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In a Beirut neighborhood, Syrian artists probe the cost of war

Paige Donnelly's picture
Also available in: Français | العربية
Paige Donnelly will graduate in Political Science and Arabic at Davidson College this May. She grew up in the Middle East and Africa, and has studied in Peru, Jordan, and Morocco. Her writing has been published in The Washington Post, American Interest, Survival, and the Los Angeles-based Arab arts magazine, Al Jadid. After graduation, she plans to move to Beirut to continue supporting Syrian artists. She can be reached at paigedonnelly@gmail.com.

Fadi Al HamwiClassical music welcomed me into Fadi Al Hamwi’s flat in the Gemmayze neighborhood of Beirut. His room was simple and distinctive. Instead of furniture occupying the space, he had lined it with art. Music swelled around us and half-finished, dramatic life-size paintings leaned against the walls.
 
Fadi, a 27-year-old painter from the Syrian capital of Damascus, had moved to Beirut almost two years ago. On the walls were a series of X-ray portraits, mostly of animals. He said his art explored the lack of humanity in the Syrian war, exposing men and woman stripped to the structure of their bones.
 
Making my way back through the festive and whimsical streets of Gemmayze,  full of artists and galleries showing their work, I was only 40 or so miles from the Syrian border. Gemmayze, many residents told me, was the place in Beirut that most conjured up memories of the old city of Damascus. Many Syrian artists, like Fadi, have either moved into this neighborhood or spend their afternoons in coffee shops, perhaps subconsciously searching for reminders of home.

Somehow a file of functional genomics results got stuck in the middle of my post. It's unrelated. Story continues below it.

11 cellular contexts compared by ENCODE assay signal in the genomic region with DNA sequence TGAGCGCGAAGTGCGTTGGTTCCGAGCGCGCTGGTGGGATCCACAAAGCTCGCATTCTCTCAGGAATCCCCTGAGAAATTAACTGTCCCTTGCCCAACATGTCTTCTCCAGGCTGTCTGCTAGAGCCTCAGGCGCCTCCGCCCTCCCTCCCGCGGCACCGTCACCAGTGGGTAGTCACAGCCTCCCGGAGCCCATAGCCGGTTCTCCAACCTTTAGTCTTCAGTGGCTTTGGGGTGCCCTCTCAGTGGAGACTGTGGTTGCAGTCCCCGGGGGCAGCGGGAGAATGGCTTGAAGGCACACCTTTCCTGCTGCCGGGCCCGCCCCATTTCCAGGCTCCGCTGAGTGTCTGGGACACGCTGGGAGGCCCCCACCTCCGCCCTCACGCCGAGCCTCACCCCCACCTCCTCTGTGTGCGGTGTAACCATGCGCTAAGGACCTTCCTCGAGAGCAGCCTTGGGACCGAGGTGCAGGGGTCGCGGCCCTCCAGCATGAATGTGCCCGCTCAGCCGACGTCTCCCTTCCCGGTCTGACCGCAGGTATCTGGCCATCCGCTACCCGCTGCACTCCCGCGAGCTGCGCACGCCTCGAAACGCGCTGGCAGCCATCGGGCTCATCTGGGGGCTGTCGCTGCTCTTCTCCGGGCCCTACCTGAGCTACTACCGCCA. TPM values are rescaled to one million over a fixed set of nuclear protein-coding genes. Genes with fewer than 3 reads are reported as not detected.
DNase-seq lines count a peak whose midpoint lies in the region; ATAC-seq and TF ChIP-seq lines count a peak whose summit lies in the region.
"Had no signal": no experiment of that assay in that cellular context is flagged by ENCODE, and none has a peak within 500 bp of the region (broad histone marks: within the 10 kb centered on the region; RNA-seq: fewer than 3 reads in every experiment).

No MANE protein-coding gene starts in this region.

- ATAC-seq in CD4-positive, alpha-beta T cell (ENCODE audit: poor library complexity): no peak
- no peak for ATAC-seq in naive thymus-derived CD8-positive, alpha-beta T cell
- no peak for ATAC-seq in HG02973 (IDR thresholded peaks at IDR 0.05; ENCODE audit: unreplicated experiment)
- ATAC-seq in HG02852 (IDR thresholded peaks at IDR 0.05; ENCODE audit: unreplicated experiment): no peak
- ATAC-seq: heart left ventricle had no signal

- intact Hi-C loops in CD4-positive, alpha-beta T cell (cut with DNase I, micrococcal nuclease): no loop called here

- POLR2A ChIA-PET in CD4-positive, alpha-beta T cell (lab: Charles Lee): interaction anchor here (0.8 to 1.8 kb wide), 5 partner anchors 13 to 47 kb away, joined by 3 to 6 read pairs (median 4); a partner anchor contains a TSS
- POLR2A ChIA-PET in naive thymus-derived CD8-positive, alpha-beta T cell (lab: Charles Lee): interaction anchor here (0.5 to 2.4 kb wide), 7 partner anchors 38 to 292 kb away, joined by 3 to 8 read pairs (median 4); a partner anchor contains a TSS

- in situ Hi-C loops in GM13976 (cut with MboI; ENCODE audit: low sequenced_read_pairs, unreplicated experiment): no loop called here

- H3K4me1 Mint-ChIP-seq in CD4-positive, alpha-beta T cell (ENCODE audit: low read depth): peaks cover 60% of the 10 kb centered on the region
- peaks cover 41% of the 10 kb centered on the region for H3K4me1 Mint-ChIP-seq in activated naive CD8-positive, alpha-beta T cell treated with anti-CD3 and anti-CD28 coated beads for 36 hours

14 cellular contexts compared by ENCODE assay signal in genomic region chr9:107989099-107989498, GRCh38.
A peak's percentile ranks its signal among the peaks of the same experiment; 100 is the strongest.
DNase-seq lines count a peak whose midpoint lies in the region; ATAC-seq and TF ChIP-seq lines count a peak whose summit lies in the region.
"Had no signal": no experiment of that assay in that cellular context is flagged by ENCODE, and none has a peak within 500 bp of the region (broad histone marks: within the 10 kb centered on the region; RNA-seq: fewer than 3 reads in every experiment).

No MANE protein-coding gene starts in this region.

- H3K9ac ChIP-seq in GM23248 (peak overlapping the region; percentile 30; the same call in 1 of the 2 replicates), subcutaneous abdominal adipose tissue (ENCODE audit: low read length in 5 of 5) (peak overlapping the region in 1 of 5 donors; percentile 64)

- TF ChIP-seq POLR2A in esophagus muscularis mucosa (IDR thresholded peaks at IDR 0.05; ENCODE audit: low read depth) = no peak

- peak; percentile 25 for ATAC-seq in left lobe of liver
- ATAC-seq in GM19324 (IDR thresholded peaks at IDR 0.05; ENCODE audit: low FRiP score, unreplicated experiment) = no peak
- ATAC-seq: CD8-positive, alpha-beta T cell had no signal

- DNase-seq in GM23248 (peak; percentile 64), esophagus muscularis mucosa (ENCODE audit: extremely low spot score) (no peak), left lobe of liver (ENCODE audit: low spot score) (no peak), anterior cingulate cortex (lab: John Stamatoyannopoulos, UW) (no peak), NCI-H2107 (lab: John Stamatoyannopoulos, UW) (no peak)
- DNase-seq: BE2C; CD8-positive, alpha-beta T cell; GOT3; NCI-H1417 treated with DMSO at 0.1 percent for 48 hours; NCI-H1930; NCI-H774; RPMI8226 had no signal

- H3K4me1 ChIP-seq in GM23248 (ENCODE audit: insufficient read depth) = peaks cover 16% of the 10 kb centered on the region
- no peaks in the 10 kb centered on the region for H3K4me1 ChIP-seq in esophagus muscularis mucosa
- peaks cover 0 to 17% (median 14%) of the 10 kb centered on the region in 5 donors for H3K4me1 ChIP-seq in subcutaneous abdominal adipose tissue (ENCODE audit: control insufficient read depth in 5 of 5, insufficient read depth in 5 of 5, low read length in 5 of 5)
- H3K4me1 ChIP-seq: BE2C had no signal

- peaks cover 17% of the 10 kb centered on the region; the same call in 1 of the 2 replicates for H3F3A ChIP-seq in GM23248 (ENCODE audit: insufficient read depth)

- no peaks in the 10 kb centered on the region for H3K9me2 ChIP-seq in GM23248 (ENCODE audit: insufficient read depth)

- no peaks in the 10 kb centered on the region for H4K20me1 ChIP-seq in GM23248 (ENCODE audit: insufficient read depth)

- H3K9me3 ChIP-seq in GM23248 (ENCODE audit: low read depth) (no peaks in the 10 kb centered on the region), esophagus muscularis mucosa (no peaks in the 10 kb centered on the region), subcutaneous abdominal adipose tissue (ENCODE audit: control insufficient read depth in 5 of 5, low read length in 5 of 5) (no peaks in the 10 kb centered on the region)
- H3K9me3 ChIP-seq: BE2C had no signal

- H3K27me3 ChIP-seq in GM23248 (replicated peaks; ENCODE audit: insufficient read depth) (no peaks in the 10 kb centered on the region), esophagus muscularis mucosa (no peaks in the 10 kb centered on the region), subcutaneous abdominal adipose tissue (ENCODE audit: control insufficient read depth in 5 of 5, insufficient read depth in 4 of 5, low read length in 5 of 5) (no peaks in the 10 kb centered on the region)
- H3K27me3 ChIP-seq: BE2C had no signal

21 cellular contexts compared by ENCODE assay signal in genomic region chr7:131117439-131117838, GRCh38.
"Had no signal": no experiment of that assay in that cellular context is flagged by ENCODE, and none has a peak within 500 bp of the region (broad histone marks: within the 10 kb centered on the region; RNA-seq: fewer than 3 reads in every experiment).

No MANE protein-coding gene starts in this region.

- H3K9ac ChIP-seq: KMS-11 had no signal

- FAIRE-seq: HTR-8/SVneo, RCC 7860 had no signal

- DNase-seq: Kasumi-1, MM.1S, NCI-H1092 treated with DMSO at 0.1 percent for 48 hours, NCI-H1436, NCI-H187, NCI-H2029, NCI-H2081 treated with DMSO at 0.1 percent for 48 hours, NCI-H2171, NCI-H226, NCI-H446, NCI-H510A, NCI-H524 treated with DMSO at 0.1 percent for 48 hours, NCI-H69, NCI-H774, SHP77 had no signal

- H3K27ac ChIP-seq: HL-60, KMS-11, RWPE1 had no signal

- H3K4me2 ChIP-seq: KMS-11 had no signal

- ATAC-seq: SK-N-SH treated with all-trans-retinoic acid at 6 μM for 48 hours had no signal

That day I, too, was searching, though for the human element in the Syrian conflict.
 
For me, Fadi and other Syrian artists living in exile in Lebanon opened a window into a country veiled by the cold statistics of death tolls and displaced populations. To me, these artists offered a fresh and human perspective on the conflict: they gave a face to war.
 
In tribute to the bombing of his brother’s home, Fadi had created an installation of broken blocks with a small TV placed on top. “I felt like a criminal,” Fadi told me. Yet, he said, breaking the concrete blocks and turning useful material into rubble was a necessary step to relive the destruction of war.
 
Fadi Al HamwiEmphasizing its primitiveness, Fadi strategically placed the installation in the stark interior of the Artheum gallery in Beirut last October during the Syrian Contemporary Art Fair. The audience, in order to see what was on the TV, had to walk inside the rubble. There, they found themselves shown on the TV surrounded by the broken blocks. Fadi said he wanted them to feel--if only for ten seconds-- what it was like to be a victim of the Syrian conflict.
 
I met another half-dozen Syrian artists in Beirut over a week in the city.
For most, their art reflected elements of the conflict, while for a few, their art skirted the issue, a deliberate choice, they said, reflecting a desire to rediscover the beauty of Syria.
 
Many of these artists had stayed for a month at Art Residence Aley, an NGO based in the hills above Beirut that offered artists a safe haven and a creative outlet, at least for a few weeks.
 
One of the goals of the organization is to connect audiences far beyond the war zone to what is happening inside Syria today through the lens of artists.
 
Some of what I saw in Beirut, you can see in the lobby of the World Bank’s headquarters for the next few weeks. I hope the art will give people a reason to look again at what is happening to people caught in a war and not to look away but imagine being there.